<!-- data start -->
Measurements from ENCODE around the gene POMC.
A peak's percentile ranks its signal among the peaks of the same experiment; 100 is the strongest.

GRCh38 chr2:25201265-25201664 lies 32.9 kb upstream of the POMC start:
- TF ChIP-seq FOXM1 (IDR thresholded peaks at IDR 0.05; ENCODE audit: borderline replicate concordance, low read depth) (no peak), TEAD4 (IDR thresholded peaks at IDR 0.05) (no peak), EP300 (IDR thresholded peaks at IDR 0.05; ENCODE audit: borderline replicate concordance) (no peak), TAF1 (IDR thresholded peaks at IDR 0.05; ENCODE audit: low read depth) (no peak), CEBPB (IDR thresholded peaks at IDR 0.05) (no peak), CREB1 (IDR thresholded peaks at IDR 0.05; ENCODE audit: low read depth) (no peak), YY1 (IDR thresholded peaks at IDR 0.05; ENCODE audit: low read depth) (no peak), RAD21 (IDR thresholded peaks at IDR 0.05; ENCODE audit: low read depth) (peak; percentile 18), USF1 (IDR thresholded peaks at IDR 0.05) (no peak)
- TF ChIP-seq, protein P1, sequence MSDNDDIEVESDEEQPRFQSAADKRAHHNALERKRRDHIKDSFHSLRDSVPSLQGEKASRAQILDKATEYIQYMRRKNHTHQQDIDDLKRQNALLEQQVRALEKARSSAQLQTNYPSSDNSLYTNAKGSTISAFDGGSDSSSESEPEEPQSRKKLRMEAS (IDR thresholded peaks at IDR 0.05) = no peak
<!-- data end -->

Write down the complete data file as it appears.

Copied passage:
Measurements from ENCODE around the gene POMC.
A peak's percentile ranks its signal among the peaks of the same experiment; 100 is the strongest.

GRCh38 chr2:25201265-25201664 lies 32.9 kb upstream of the POMC start:
- TF ChIP-seq FOXM1 (IDR thresholded peaks at IDR 0.05; ENCODE audit: borderline replicate concordance, low read depth) (no peak), TEAD4 (IDR thresholded peaks at IDR 0.05) (no peak), EP300 (IDR thresholded peaks at IDR 0.05; ENCODE audit: borderline replicate concordance) (no peak), TAF1 (IDR thresholded peaks at IDR 0.05; ENCODE audit: low read depth) (no peak), CEBPB (IDR thresholded peaks at IDR 0.05) (no peak), CREB1 (IDR thresholded peaks at IDR 0.05; ENCODE audit: low read depth) (no peak), YY1 (IDR thresholded peaks at IDR 0.05; ENCODE audit: low read depth) (no peak), RAD21 (IDR thresholded peaks at IDR 0.05; ENCODE audit: low read depth) (peak; percentile 18), USF1 (IDR thresholded peaks at IDR 0.05) (no peak)
- TF ChIP-seq, protein P1, sequence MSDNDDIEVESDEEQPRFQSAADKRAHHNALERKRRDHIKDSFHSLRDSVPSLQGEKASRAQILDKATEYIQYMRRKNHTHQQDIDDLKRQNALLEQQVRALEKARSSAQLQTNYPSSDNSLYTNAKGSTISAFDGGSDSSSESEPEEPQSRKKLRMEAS (IDR thresholded peaks at IDR 0.05) = no peak